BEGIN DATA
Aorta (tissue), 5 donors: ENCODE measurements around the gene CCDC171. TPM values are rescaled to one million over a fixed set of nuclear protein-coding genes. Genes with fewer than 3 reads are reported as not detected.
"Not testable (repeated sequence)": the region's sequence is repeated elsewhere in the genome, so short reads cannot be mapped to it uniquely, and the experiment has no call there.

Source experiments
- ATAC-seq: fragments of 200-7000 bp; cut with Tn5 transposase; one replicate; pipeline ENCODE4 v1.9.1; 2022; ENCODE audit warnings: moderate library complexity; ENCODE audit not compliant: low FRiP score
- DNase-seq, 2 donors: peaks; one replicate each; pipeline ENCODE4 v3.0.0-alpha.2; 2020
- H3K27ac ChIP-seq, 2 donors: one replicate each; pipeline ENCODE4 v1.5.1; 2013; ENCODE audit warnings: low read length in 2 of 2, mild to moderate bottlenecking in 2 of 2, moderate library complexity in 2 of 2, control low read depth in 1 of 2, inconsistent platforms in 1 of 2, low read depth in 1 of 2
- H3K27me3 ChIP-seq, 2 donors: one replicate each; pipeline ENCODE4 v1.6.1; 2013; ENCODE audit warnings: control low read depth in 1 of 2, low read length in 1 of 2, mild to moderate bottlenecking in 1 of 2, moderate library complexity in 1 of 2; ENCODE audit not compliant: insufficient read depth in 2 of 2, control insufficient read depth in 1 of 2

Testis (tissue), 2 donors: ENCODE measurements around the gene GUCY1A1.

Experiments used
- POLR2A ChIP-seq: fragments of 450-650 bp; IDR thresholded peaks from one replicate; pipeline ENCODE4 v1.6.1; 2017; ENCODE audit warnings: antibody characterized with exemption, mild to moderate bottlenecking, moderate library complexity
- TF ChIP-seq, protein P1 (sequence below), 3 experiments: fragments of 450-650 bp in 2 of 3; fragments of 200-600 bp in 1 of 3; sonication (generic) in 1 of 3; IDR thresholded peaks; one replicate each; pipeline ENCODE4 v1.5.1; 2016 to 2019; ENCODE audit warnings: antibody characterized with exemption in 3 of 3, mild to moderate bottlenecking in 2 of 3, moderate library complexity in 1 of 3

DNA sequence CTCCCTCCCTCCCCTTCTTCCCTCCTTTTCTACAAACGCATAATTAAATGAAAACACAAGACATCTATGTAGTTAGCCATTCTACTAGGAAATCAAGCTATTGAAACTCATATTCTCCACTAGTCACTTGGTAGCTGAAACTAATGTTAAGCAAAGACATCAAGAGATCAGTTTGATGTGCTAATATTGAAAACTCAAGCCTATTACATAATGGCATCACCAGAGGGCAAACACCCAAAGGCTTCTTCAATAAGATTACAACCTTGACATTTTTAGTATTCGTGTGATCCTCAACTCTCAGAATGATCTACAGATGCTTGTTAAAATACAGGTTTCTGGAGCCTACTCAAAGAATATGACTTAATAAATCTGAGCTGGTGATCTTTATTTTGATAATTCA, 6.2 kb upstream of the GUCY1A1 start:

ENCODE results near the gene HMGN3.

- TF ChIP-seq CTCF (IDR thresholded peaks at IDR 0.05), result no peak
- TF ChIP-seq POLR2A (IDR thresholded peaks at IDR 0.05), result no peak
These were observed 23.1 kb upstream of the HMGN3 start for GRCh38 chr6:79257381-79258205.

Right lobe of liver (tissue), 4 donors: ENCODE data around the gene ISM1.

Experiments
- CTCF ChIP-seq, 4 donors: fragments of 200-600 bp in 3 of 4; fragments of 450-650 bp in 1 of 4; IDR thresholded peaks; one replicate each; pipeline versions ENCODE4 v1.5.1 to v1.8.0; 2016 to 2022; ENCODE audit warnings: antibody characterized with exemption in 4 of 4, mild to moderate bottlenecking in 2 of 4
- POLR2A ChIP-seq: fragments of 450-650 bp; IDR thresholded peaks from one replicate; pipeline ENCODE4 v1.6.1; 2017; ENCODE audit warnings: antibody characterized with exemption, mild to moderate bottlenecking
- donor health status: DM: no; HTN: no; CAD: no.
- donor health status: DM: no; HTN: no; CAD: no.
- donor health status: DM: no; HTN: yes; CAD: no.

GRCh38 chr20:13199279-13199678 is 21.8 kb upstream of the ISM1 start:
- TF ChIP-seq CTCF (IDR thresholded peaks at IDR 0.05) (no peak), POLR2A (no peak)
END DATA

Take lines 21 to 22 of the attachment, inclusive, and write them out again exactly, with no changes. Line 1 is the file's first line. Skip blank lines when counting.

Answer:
- donor health status: DM: no; HTN: no; CAD: no.
- donor health status: DM: no; HTN: no; CAD: no.